“True! I’ve been signing as ‘PHA!’ my whole life,” he said enthusiastically. “I can call the shop ‘PHA! Art’.”

Silence as his words lingered in the air.

“Oh… no,” I said, the realization hitting suddenly. “You don’t want your shop to be pronounced…”

“PHAART.” He finished my sentence with a low, drawn-out utterance, then repeated it: “PHAART!”

We were in the truck, on the road, laughing wildly into the hot, dusty wind.

It reminded me of Samuel L. Jackson raising hell on Twitter while watching basketball, as he did last week during the Spurs vs. the Thunder playoffs game, and the Pacers vs. the Heat: “Muphuggaz,” “MUFUKKAS,” “Muthaphukkaz,” “MUTHAFUQQA” and “Muhfugga!!” are just a few examples of the creative spellings he comes up with (for his signature word).

He doesn’t just use it for sports, though!

 

CaptureSamuelLJacksonStarWars

 

For Callaghan, “PHA! Art” would indeed be an unfortunate business name. Since you can’t use exclamation points in usernames, his URL would be “www.etsy.com/shop/phaart,” and his email address would be phaart@something.com.

“My address could be “PHAART@yourgeneraldirection.com,” he said, getting into it.

“Maybe you could just use ‘PHA!’ by itself,” I suggested.

He hasn’t decided yet for certain, but we know that “PHA!” will likely be a part of his shop’s name somehow. I’ll report back once his shop is up and running, lest your curiosity slay you.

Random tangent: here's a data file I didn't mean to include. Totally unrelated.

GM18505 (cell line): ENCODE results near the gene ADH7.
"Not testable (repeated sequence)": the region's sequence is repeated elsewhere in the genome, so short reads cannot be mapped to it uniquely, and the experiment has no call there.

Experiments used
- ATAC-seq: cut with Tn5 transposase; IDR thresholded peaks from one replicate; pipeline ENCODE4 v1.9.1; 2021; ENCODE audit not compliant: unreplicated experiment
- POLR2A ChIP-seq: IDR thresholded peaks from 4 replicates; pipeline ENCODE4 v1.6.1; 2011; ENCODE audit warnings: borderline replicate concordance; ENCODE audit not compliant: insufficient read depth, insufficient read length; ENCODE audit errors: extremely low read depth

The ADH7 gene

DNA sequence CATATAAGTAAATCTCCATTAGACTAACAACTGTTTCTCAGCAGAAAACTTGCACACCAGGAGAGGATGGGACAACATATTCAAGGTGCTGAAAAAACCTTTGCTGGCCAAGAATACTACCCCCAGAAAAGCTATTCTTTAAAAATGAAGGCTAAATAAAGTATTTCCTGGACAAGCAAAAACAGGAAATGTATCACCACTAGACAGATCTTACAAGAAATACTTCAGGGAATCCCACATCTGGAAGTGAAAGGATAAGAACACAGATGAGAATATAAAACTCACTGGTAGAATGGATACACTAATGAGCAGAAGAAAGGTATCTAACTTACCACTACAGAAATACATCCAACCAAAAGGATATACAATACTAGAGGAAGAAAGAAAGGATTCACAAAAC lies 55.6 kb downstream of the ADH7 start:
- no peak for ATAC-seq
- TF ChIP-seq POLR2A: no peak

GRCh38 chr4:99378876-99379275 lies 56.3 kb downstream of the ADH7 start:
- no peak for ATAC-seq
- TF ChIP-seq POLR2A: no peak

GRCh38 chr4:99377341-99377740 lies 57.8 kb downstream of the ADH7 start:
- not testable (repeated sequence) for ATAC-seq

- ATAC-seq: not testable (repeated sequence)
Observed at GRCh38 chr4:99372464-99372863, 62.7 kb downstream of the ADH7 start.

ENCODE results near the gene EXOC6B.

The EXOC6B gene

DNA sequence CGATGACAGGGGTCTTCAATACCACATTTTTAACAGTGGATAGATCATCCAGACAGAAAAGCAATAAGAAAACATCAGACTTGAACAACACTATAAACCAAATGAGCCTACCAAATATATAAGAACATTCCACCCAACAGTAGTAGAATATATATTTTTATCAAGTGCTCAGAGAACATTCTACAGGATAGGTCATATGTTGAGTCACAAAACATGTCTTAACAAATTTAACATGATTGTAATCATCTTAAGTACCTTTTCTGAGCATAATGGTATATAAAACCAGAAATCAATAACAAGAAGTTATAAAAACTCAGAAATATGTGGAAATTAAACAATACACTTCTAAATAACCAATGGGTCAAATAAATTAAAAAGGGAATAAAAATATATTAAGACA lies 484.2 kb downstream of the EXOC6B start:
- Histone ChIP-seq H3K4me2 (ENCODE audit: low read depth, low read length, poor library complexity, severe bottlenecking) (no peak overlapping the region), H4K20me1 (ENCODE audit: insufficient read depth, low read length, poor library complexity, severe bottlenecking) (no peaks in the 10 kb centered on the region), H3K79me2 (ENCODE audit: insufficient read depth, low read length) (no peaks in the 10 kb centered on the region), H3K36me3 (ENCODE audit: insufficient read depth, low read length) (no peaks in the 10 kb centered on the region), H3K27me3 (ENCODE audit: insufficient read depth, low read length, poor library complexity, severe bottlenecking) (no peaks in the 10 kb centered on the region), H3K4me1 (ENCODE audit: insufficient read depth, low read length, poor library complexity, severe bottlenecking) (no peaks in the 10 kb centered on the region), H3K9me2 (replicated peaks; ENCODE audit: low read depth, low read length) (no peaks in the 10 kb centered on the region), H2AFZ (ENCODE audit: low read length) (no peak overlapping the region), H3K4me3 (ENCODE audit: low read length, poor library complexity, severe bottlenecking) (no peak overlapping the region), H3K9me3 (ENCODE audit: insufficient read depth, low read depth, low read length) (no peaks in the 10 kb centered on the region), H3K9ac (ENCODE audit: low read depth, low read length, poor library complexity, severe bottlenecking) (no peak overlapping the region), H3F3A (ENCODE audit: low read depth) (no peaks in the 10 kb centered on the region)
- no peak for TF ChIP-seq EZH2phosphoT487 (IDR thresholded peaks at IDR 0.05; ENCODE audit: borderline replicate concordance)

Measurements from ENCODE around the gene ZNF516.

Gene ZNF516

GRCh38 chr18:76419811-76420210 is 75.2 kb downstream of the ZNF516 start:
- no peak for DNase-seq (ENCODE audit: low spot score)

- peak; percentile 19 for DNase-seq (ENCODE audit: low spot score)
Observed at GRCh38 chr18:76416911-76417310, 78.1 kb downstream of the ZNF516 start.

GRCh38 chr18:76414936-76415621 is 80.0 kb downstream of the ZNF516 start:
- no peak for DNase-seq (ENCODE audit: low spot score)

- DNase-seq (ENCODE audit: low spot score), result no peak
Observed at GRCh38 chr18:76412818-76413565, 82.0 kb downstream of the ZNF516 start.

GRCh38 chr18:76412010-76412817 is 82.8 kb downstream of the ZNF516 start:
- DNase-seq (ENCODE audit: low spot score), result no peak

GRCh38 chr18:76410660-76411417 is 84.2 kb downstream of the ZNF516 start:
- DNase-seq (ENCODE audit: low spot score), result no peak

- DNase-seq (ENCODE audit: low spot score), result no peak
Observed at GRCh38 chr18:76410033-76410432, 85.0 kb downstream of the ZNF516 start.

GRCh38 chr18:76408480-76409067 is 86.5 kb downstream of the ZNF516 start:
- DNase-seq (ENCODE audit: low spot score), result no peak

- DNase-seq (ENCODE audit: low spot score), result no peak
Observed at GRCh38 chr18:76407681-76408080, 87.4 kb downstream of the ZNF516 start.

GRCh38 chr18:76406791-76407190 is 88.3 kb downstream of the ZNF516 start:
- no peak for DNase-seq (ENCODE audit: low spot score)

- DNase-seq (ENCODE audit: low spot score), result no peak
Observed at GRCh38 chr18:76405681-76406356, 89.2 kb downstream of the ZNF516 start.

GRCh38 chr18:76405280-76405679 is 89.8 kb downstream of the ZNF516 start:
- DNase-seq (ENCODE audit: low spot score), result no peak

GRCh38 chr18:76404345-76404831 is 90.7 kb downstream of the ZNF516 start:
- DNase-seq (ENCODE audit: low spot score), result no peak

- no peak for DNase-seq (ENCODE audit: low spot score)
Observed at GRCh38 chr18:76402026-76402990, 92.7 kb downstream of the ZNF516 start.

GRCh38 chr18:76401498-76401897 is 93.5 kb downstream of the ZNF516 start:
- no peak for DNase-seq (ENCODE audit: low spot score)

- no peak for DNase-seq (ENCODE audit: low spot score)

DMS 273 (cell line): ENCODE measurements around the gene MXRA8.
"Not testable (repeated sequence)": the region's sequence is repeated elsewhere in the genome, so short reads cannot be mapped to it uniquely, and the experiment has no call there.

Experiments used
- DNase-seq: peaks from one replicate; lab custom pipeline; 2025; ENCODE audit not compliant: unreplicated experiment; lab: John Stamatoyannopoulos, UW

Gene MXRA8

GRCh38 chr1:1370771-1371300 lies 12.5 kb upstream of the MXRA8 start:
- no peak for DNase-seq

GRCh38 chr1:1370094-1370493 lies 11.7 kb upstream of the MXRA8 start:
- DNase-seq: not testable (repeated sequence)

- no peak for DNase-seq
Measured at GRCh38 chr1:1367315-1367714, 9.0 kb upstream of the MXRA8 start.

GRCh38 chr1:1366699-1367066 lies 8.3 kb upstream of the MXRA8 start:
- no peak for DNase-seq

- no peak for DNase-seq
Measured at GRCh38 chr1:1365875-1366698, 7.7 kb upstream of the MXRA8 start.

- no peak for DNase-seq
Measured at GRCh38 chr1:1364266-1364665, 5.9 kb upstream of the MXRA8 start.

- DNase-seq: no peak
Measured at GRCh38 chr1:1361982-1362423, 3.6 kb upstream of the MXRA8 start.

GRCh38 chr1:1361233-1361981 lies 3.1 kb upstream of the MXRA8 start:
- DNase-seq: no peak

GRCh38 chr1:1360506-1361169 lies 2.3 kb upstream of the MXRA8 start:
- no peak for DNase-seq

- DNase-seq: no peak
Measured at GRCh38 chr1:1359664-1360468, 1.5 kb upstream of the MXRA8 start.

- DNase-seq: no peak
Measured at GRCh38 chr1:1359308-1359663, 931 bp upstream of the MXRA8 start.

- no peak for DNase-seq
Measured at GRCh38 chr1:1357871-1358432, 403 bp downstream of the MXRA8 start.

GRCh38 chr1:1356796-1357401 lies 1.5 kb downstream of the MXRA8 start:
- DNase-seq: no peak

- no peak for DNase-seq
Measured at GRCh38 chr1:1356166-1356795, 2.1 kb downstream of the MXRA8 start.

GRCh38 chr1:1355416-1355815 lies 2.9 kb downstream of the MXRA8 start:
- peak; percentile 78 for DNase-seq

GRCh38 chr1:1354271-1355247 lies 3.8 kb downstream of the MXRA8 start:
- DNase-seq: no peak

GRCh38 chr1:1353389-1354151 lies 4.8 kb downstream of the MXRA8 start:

Happy Friday, All!

Getting Eaten by a Shark in Kansas Never Seemed More Possible.

Last week, I wrote about disaster movies. Imagine my horrified bemusement, then, when I woke up this morning to realize that #SharkNado struck the airwaves last night, and somehow, we weren’t prepared. The gory aftermath was splattered all over my Twitter.

It started with this:

#SHARKNADO (7/12/13)

Which drove me straight into the bowels of the internets. I had to find out all about it.

(This may or may not be related to Callaghan interrupting my train of thought just now to say, “Hey Baby – we need to start making a food stash.”  Seriously! He didn’t know that I was writing about this! The sixth sense is a funny thing.)

 

 

So, a Sharknado is a storm in which great numbers of some species of shark – I’m assuming Great Whites, from the looks of it – come raining down onto the land from a Category 5 monstrosity broiling over the sea. Meteorologists have no doubt already taken note that the eyes of these storms are special. For one thing, they’re lateral.

Now, I’m not a film critic. But if I were a film critic, and if I had the task of reviewing #SharkNado, the first thing I’d do is call out the omission of Samuel L. Jackson. Samuel L. Jackson was in Jurassic Park, and, of course, Snakes on a Plane, two of my all-time favorite disaster movies. Because this was the one thought pounding through my head as the trailer wound down:

WHERE IS SAMUEL L. JACKSON? A MOVIE CALLED “SHARKNADO” MUST FEATURE SAMUEL L. MOTHERF*CKEN JACKSON!!

Major casting FAIL.

That is all.